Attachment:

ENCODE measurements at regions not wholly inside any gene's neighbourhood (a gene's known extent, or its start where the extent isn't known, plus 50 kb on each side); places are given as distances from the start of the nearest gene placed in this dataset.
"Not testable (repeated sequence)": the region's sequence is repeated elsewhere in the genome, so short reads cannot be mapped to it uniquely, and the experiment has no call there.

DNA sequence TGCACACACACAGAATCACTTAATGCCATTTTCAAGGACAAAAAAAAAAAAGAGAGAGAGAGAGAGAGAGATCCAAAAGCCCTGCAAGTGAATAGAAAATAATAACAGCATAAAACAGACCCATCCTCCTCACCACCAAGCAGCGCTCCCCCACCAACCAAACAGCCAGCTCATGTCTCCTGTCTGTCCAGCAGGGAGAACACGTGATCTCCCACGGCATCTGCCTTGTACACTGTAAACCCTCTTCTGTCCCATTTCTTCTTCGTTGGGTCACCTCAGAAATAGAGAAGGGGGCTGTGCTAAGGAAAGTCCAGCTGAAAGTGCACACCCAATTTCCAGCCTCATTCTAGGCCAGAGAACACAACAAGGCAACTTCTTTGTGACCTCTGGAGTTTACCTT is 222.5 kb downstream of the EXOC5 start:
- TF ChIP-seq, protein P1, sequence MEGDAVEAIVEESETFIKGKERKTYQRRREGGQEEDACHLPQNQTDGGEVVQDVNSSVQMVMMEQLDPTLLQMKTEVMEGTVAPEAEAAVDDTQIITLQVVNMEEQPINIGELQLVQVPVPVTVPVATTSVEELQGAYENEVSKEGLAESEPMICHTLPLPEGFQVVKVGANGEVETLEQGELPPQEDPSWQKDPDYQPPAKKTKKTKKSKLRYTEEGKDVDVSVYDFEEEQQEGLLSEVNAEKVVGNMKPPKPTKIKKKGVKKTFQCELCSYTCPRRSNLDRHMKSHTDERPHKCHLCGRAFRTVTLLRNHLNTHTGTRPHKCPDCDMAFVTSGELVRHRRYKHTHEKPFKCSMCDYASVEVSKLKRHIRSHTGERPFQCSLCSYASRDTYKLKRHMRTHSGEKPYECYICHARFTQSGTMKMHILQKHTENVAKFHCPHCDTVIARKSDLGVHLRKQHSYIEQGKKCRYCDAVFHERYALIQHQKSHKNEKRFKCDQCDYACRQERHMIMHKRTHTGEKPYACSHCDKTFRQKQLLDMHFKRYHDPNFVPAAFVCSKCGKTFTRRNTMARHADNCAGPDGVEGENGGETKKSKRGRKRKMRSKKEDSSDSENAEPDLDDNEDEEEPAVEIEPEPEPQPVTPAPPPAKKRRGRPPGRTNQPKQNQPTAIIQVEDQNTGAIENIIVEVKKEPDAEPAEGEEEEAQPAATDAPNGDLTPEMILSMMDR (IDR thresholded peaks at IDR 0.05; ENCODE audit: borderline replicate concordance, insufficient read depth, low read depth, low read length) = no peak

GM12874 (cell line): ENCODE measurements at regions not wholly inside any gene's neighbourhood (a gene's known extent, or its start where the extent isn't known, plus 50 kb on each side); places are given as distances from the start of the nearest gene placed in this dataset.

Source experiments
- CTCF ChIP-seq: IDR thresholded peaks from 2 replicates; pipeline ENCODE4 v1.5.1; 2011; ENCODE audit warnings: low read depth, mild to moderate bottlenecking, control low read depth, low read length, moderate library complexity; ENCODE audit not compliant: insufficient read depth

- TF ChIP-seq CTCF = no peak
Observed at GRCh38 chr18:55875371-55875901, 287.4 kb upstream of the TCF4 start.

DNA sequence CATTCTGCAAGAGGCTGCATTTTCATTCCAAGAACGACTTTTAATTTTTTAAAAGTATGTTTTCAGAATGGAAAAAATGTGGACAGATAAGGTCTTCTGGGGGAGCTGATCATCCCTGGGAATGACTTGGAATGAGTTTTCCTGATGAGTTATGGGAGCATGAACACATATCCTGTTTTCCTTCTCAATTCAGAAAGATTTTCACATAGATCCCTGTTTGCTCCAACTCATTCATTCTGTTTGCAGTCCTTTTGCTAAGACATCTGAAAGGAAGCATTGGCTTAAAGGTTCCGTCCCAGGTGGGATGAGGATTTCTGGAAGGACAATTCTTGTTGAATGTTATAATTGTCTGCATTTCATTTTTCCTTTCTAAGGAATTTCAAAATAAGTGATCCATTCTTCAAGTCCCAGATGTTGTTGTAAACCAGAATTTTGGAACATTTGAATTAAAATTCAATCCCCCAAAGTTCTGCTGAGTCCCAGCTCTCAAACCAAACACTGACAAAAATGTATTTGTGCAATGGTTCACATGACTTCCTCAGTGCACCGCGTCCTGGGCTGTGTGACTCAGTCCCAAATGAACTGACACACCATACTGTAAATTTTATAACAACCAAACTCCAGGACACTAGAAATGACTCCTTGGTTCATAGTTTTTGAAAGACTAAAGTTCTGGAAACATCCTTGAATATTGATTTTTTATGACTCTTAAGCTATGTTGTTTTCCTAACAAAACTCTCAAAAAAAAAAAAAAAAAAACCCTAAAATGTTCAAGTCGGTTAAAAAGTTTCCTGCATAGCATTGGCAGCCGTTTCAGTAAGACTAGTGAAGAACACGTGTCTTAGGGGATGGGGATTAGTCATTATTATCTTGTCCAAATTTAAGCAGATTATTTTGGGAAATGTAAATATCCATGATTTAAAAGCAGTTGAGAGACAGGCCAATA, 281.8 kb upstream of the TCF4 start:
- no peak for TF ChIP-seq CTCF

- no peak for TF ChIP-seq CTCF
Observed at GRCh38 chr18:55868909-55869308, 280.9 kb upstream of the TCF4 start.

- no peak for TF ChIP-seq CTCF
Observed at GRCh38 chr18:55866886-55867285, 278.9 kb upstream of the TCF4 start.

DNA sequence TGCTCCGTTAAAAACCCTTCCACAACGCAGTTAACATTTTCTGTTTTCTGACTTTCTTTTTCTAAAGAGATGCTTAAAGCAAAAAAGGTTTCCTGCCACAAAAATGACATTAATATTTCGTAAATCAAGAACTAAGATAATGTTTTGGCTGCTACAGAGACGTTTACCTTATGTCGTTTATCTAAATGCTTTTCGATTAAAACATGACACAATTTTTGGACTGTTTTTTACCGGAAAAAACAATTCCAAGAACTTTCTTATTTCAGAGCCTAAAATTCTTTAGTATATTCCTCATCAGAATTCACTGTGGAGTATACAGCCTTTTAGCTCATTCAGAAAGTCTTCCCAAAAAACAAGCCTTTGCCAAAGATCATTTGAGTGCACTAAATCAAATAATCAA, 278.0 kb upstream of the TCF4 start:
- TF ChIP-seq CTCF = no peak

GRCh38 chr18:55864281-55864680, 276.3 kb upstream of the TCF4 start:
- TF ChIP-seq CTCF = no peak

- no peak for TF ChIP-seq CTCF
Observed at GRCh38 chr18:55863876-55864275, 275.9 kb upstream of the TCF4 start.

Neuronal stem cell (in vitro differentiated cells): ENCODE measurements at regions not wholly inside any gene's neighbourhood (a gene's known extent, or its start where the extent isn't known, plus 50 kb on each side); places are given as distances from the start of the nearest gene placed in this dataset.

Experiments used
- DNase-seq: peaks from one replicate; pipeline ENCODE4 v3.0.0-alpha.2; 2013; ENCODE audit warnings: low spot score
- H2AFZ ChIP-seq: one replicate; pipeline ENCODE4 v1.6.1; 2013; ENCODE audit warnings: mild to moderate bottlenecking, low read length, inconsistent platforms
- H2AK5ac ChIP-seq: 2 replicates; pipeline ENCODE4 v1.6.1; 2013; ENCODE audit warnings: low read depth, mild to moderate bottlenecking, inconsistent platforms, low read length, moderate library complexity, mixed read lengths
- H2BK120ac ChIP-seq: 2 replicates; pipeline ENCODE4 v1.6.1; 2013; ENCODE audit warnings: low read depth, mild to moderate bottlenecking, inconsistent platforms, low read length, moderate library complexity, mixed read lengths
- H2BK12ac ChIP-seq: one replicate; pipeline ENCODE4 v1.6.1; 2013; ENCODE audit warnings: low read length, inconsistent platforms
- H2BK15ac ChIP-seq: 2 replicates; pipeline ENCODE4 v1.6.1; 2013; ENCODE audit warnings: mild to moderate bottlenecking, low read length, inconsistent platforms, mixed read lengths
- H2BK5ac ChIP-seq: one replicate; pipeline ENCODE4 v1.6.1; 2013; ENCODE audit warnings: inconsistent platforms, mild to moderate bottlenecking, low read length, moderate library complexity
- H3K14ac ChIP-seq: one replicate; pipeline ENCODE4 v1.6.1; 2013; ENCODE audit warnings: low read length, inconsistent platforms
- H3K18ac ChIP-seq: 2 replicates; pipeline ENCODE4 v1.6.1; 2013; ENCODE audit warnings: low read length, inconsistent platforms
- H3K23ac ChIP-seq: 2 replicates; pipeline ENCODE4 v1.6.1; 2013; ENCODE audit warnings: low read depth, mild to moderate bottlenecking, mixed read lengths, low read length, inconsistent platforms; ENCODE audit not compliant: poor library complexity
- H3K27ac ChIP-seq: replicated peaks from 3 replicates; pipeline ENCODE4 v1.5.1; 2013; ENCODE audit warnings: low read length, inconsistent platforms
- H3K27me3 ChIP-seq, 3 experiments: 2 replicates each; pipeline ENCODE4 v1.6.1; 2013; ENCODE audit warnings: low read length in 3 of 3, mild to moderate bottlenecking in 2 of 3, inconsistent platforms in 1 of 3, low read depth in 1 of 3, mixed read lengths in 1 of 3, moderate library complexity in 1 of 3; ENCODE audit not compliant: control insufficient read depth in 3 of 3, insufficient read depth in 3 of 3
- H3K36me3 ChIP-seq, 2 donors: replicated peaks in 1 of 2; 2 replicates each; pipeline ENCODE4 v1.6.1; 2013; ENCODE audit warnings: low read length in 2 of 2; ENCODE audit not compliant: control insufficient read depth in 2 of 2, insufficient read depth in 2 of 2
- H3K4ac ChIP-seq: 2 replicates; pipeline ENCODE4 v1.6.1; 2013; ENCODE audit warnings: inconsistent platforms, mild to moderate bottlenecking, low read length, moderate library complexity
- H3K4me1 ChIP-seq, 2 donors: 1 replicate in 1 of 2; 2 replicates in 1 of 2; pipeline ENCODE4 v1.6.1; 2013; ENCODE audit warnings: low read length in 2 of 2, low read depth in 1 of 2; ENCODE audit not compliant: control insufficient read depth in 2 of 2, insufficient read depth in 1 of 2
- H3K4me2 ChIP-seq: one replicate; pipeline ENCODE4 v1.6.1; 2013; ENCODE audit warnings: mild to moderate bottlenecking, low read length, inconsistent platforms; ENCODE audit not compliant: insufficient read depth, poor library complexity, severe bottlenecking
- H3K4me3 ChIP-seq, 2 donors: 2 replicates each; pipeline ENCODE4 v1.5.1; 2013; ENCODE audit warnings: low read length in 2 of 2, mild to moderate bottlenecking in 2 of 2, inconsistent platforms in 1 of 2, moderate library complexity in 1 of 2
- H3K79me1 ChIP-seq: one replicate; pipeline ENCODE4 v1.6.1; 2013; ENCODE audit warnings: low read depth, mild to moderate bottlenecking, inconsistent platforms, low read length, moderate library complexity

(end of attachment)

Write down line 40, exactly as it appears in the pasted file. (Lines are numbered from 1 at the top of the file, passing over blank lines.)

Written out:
- H3K4me3 ChIP-seq, 2 donors: 2 replicates each; pipeline ENCODE4 v1.5.1; 2013; ENCODE audit warnings: low read length in 2 of 2, mild to moderate bottlenecking in 2 of 2, inconsistent platforms in 1 of 2, moderate library complexity in 1 of 2